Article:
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insinuate that I ever approved the practice or professed the principles of their infamous fraternity, they insinuate a base, slanderous, and malignant falsehood. I hold it to be the bounden duty of every honest man who ever pronounced a liberal opinion, to come forward and declare his abhorrence of such doctrines. What! because I am liberal, must I become rebellious ? because I am tolerant, must I renounce my creed? They have mistaken me very much. Though I would approve of any rational, practicable reform; though I would go very far upon the road of liberality, I would not move for either, no, not one single inch, unless loyalty and religion were to bear me company. I know not what they mean by their “ Radical Reform,” unless they mean to upront the Throne, the Altar, and the State. I do not believe their chimera of annual parliaments and universal suffrage. I prefer a legislature comprising the wealth, the talent, and the education of the realm, to a radical directory of shoeless cobblers, and shopless apothecaries. I fly for protection to my king, and for consolation to my God, from the lawless, creedless, murderous, blasphemous banditti, who postpone them both to the putrid carcase of an outlawed infidel. Denounce me if you choose. I would sooner die to-morrow beneath the dagger of your hate, than live in the infectious leprosy of your friendship. My fellowcountrymen, it is high time to pause. Our very virtues, by excess, may become vices. Let us aid the aggrieved, but let us not abet the assassin; let us tolerate the sectarian, not countenance the infidel; let us promulgate, if we can, an universal good, without shaking the basis of our social system, or the blessed foundation of our eternal hope. My own sentiments, as to the most unlimited toleration of all sects of Christians, you are not now, for the first time, to be made acquainted with. I know that many good men, and many much abler men, dissent from me ; and while I give them full credit on the score of sincerity, I only seek the same concession for myself. I would open the gates of constitutional preferment to all my fellow subjects of every religious creed, wide as I expand to them the affections of my own heart. It is in my mind but fair, that he who protects a state should receive a reciprocity of privileges; that no man should be made familiar with its burthens, and at the same time be told he must remain a stranger to its benefits. This is an humble but conscientious opinion, given freely but not

servilely-seeking to make others free, I will not submit to become a slave myself, or compromise one particle of self-respect. Nay, more, Sir, though I would give, and give voluntarily, every liberal enfranchisement, I would not withdraw one prop-I would not deface even one useless ornament on the porch of the constitution ; it has been founded by wisdom, defended by valour, consecrated by years, and cemented by the purest blood of patriotism : at every step beneath its sacred dome, we meet some holy relic, some sublime memorial; the tombs of the heroes, and sages, and martyrs of our history ! the graves of the Russels and the Sydneys; the statues of the Hardwicks and the Hales; the sainted relics of departed piety; the table of the laws to which king and people are alike responsible; the eternal altar on whose divine commandments all those laws are founded; sublime, hallowed, invaluable treasures ! unimpaired and imperishable be the temple that protects them! In the fullness of my heart I say to it, “Esto perpetua,” may no political Marius ever rest upon its ruins. Sir, in reference to the congratulatory part of your address, I cannot wish the august personage to whom it refers a more auspicious wish than that he may follow implicitly the footsteps of his father. These ways are “ways of pleasantness," these paths are "paths of peace." I hope his reign may be as happy as his Regency has been victorious, and that in the plenitude of power, he will remember the country forgot not him when that power was very distant. These are not times, however, to be either too exigent or too unreasonable; the atheist meets us in our noon-day walk; the assassin waits not for the night's concealment; all ranks, and sects, and parties should unite; all that is sacred in the eye of every christian, dear to every parent, and valuable to every man, is menaced with annihilation ; every cause of difference, whether real or imaginary, should be now suspended, until the national shout of “ fear God, honour the king,” drowns the warwhoop of impiety and treason : if we are to live, my countrymen, let us live in the security of laws; if we are to die, let us die in the consolations of religion.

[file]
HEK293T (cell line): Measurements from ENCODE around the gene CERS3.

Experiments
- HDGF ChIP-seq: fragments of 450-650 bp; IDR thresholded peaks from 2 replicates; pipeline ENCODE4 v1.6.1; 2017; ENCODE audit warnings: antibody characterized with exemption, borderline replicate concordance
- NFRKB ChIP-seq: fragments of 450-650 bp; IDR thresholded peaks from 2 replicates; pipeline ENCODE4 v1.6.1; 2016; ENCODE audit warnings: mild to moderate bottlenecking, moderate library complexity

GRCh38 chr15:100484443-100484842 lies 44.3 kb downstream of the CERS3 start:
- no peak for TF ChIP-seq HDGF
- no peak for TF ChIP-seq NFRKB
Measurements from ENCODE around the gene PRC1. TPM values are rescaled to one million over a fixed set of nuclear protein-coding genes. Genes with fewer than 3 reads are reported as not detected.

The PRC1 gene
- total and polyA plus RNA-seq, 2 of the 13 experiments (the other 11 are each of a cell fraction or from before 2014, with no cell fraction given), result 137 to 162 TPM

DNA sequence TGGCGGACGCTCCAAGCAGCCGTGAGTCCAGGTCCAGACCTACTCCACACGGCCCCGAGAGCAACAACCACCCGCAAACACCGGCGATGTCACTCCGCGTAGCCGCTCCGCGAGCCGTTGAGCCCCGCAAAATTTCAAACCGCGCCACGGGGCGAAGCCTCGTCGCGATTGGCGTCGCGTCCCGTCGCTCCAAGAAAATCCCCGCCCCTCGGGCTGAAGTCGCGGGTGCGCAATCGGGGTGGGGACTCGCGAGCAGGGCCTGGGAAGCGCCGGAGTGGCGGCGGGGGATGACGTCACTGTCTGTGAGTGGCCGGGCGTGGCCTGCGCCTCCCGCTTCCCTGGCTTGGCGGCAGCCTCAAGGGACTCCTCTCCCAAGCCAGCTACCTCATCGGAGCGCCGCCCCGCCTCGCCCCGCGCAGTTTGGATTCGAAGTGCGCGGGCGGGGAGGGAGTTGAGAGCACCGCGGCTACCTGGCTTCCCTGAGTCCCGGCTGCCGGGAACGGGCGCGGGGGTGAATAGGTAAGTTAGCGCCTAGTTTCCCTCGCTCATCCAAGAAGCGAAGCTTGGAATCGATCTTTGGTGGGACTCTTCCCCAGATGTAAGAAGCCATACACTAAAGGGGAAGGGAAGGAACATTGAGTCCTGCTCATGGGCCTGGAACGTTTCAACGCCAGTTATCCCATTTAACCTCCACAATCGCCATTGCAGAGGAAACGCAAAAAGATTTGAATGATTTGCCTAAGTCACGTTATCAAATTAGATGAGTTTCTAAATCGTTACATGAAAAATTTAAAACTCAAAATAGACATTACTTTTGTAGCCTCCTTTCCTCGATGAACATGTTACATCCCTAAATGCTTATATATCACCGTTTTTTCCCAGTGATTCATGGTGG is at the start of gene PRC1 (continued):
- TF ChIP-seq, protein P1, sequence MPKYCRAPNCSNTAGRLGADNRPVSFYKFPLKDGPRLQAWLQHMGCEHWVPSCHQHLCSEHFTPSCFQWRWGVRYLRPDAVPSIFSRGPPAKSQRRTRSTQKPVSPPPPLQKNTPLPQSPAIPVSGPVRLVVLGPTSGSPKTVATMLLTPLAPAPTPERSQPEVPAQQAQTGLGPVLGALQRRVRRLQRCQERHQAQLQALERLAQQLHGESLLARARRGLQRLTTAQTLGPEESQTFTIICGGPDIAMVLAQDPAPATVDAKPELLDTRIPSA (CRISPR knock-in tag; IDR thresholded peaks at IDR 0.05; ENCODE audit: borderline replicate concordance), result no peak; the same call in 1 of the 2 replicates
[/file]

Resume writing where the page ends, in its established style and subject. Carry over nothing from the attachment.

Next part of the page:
SPEECH OF MR. PHILLIPS

DELIVERED

AT THE ANNUAL MEETING OF THE BRITISH AND FOREIGN AUXILIARY

BIBLE SOCIETY, LONDON.

ALTHOUGH I have not had the honour either of proposing or seconding any of your Resolutions, still, as a native of that country so pointedly alluded to in your report, I hope I may be indulged in a few observations. The crisis in which we are placed is, I hope, a sufficient apology in itself for any intrusion ; but I find such apology is rendered more than unnecessary by the courtesy of this reception. Indeed, my Lord, when we see omens which are every day arising—when we see blasphemy openly ayowed—when we see the Scriptures audaciously ridi. culed-when, in this Christian Monarchy, the den of the republican and the deist yawns for the unwary in your most public. thoroughfares—when marts are ostentatiously opened, where the moral poison may be purchased, whose subtle venom enters the very soul-when infidelity has become an article of commerce, and man's perdition may be cheapened at the stall of every pedlar—no friend of society should continue silent—it is no longer a question of political privilege-of sectarian controversy-of theological discussion ;- it is become a question, whether Christianity itself shall stand, or whether we shall let go the firm anchor of our faith, and drift without chart, or helm, or compass, into the shoreless ocean of impiety and blood! I despise as much as any man the whine of bigotry—I will go as far as any man for rational liberty, but I will not depose my God to defy the infidel, or tear in pieces the charter of the State, and grope for a constitucion amongst the murky pigeon-holes of every creedless, lawless, infuriated regicide. When I saw, the